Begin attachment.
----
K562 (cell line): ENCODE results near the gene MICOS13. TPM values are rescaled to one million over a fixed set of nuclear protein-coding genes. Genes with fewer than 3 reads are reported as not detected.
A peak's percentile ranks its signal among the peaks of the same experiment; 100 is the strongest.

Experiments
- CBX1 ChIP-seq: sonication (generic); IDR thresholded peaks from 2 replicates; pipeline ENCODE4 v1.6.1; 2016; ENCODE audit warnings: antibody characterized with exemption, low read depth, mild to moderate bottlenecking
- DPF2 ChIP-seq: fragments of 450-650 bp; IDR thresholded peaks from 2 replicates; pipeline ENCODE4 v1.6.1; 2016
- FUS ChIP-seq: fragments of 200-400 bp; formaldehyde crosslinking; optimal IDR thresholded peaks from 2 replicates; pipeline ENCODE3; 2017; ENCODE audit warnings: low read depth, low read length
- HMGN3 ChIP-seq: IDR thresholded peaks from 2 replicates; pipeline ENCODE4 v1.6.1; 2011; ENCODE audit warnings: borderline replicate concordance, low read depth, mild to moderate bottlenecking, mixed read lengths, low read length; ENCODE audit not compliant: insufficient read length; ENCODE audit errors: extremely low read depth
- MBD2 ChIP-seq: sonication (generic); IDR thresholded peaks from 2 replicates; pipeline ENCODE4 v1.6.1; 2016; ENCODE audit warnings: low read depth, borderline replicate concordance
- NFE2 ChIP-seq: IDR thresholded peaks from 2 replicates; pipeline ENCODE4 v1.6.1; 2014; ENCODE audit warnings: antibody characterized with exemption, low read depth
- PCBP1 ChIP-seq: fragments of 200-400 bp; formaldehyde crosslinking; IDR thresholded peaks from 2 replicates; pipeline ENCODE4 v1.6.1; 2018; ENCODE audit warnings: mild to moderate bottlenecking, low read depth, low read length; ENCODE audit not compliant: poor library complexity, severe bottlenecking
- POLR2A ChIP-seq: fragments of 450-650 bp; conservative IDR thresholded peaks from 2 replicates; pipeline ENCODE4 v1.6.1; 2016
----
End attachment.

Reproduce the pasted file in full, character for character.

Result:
K562 (cell line): ENCODE results near the gene MICOS13. TPM values are rescaled to one million over a fixed set of nuclear protein-coding genes. Genes with fewer than 3 reads are reported as not detected.
A peak's percentile ranks its signal among the peaks of the same experiment; 100 is the strongest.

Experiments
- CBX1 ChIP-seq: sonication (generic); IDR thresholded peaks from 2 replicates; pipeline ENCODE4 v1.6.1; 2016; ENCODE audit warnings: antibody characterized with exemption, low read depth, mild to moderate bottlenecking
- DPF2 ChIP-seq: fragments of 450-650 bp; IDR thresholded peaks from 2 replicates; pipeline ENCODE4 v1.6.1; 2016
- FUS ChIP-seq: fragments of 200-400 bp; formaldehyde crosslinking; optimal IDR thresholded peaks from 2 replicates; pipeline ENCODE3; 2017; ENCODE audit warnings: low read depth, low read length
- HMGN3 ChIP-seq: IDR thresholded peaks from 2 replicates; pipeline ENCODE4 v1.6.1; 2011; ENCODE audit warnings: borderline replicate concordance, low read depth, mild to moderate bottlenecking, mixed read lengths, low read length; ENCODE audit not compliant: insufficient read length; ENCODE audit errors: extremely low read depth
- MBD2 ChIP-seq: sonication (generic); IDR thresholded peaks from 2 replicates; pipeline ENCODE4 v1.6.1; 2016; ENCODE audit warnings: low read depth, borderline replicate concordance
- NFE2 ChIP-seq: IDR thresholded peaks from 2 replicates; pipeline ENCODE4 v1.6.1; 2014; ENCODE audit warnings: antibody characterized with exemption, low read depth
- PCBP1 ChIP-seq: fragments of 200-400 bp; formaldehyde crosslinking; IDR thresholded peaks from 2 replicates; pipeline ENCODE4 v1.6.1; 2018; ENCODE audit warnings: mild to moderate bottlenecking, low read depth, low read length; ENCODE audit not compliant: poor library complexity, severe bottlenecking
- POLR2A ChIP-seq: fragments of 450-650 bp; conservative IDR thresholded peaks from 2 replicates; pipeline ENCODE4 v1.6.1; 2016